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4 of 6 people found the following review helpful By Rebecca Brown on April 29, 2001
Format: Hardcover
Editors & writers for The New York Times asked one central question: "What are race relations like today?" These are the raw stories & candid observations they found just below the surface of this country's private & public discourse on race relations.
That said hold onto you seat for a bumpy read about a subject that upsets most of us & still fills us with dread & hope.
There are 15 articles written by 15 very different reporters - each focusing on an aspect of race relations that speaks particularly to them. I cannot separate them here for you - suffice to write that each article will put you through your complacency paces, set your nerves ajangling & raise a host of old ghosts most of us wish would lay low.
How are race relations lived today? Very, very carefully & rather schizophrenically for the most part & for other parts? Pure, teeth-grinding swallowings of crow food, blundering inconsiderations - hell, they treat their dogs better! & hope - what a faint & fragile zephyr is hope!
While we may no longer have to storm into Cicero to demand equal rights to live in equally pleasant homes - we sure are determined to judge each other for the way we talk, about what we talk, the way we walk & to where we walk, even the way we say hello - the color of our skin may be the least of it!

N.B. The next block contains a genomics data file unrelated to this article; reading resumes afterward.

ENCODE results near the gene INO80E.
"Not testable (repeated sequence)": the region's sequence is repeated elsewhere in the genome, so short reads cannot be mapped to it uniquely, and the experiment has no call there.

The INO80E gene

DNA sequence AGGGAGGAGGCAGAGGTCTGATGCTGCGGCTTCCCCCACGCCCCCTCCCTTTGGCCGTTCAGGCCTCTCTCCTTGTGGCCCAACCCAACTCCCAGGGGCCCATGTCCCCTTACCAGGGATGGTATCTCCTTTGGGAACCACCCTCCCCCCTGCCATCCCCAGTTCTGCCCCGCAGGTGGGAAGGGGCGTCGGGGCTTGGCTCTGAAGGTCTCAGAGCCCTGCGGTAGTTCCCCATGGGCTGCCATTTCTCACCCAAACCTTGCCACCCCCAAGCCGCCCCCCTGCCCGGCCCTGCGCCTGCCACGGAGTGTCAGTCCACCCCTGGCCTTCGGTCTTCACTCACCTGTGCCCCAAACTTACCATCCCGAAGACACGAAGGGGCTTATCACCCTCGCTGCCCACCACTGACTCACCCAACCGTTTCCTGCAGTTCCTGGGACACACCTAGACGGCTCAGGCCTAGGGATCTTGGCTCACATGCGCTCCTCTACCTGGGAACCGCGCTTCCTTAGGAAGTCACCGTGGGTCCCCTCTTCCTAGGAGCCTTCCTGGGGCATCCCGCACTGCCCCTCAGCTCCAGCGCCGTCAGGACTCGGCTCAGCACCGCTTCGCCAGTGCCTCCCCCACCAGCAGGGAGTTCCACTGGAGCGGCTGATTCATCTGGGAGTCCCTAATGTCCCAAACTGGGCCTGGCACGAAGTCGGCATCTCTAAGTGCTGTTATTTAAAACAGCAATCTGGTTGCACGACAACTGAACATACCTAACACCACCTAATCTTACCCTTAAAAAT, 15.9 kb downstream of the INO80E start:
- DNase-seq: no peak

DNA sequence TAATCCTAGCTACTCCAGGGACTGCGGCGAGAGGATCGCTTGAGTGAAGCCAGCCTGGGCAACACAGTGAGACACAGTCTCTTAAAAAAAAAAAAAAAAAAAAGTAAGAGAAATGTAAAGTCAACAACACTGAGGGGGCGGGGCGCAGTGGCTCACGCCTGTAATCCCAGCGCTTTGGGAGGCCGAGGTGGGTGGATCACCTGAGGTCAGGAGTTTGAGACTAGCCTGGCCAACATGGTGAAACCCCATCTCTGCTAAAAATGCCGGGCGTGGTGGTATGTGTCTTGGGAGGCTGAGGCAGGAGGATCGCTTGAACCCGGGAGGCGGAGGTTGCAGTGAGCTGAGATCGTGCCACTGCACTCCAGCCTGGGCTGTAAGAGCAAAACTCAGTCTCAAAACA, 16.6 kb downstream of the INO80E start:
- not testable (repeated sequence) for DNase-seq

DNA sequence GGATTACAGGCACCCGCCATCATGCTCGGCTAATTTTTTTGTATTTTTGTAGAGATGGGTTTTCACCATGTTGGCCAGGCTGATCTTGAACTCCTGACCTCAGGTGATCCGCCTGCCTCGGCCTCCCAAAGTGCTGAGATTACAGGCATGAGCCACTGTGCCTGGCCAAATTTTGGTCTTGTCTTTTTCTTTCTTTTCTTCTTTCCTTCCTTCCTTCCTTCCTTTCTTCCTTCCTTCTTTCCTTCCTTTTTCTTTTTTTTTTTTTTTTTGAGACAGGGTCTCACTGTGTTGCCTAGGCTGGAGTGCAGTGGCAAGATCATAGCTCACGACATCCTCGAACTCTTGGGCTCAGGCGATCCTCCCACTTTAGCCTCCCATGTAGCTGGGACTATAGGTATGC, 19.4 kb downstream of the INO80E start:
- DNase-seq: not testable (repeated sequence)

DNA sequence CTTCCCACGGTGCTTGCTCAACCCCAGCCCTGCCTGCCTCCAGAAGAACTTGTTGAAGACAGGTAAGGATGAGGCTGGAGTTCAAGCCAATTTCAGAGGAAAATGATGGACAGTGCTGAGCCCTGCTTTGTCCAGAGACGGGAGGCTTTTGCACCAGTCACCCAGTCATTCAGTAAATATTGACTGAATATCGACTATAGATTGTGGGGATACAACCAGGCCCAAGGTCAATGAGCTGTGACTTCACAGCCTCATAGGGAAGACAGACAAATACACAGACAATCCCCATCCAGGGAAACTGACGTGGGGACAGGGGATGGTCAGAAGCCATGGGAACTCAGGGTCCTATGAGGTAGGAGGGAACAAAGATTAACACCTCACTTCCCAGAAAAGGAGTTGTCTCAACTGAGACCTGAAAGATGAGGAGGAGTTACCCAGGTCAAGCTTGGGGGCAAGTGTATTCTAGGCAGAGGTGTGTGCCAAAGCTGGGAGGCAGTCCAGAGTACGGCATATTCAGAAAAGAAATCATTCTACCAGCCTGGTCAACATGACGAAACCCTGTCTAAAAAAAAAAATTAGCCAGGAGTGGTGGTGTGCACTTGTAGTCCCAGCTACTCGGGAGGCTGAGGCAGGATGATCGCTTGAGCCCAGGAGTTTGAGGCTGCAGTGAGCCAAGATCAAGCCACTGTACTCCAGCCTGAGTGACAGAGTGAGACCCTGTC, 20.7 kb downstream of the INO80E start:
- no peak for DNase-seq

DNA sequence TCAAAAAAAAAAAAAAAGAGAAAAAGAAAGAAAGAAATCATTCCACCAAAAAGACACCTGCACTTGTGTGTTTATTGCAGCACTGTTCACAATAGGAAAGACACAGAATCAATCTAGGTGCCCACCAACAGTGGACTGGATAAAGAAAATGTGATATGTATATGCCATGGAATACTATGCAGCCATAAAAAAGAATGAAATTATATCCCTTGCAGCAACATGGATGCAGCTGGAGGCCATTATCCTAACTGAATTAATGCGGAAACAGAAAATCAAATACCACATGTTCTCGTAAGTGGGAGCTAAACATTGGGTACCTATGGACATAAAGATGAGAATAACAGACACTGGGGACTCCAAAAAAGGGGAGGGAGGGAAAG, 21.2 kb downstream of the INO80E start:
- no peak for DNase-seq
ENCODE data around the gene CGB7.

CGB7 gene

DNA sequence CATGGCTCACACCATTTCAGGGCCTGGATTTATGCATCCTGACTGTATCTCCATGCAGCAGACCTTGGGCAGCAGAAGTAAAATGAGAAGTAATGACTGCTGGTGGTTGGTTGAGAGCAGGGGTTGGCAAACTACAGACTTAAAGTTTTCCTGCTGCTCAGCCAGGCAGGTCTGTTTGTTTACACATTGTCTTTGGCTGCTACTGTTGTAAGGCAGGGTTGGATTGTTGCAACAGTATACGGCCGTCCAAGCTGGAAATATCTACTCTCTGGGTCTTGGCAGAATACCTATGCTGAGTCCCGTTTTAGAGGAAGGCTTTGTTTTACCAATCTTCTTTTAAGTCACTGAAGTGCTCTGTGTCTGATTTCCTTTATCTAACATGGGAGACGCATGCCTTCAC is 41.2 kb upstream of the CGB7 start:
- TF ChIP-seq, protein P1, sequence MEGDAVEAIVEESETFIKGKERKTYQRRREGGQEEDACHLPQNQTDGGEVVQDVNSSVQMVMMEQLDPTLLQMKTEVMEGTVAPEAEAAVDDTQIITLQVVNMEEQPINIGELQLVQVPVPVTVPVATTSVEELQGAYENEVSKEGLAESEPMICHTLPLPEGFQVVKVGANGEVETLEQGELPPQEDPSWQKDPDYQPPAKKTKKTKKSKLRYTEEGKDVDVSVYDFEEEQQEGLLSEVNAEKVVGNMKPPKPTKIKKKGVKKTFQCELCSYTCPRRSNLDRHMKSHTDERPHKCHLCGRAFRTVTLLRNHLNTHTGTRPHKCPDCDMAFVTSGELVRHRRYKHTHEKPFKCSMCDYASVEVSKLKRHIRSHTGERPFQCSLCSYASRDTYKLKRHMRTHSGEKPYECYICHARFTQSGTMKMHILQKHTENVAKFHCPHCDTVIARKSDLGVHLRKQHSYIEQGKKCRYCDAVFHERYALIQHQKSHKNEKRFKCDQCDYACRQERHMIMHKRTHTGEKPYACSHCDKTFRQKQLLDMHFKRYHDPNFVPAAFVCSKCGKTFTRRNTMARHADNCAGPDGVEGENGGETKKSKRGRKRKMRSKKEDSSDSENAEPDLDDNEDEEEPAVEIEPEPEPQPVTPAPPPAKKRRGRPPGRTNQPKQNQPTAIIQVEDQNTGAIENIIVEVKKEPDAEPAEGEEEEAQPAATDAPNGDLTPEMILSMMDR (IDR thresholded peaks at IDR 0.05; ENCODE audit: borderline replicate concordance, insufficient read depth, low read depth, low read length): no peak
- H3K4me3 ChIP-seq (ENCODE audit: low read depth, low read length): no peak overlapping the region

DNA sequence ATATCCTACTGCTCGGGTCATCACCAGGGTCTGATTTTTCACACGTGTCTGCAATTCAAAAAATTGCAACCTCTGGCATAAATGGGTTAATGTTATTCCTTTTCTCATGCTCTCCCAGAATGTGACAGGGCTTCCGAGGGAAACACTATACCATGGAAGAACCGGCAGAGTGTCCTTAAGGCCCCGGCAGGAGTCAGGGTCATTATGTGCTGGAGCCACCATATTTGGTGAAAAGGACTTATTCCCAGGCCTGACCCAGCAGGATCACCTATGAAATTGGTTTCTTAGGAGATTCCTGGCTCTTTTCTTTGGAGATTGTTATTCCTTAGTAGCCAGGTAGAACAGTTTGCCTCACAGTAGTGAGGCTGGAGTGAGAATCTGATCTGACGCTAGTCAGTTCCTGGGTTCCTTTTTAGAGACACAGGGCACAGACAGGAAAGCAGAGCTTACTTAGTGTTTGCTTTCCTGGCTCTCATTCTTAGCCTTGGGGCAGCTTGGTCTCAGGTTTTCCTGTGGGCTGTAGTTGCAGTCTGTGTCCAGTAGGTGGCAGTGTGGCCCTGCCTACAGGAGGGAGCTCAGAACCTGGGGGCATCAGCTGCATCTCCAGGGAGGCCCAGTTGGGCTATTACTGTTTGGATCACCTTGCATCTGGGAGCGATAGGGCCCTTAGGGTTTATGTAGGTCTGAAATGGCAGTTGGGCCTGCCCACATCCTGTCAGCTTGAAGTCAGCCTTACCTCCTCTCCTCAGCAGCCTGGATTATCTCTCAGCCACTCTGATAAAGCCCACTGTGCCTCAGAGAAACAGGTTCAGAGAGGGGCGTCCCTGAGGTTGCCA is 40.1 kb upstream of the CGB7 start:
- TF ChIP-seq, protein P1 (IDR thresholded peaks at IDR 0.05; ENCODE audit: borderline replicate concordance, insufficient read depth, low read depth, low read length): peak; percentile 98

In the end both photographers & reporters speak their piece about their piece & make peace with the process - their stories are as vital as the previous ones & just as telling as they tell about their own prejudices, foregone assumptions & epiphanies.
Read more ›
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4 of 6 people found the following review helpful By Andrea L. Howard on April 30, 2001
Format: Hardcover
this is an insightful collection of articles for anyone wishing to gain a well-rounded and modern perspective on race issues in america. if anyone thinks the race issue is dead and buried, s/he needs to read this book! i was so impressed that i am using this in my race and ethnicity in america class at the university i am going to be teaching at next fall as a discussion starter.
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0 of 1 people found the following review helpful By Harmonious on February 17, 2007
Format: Hardcover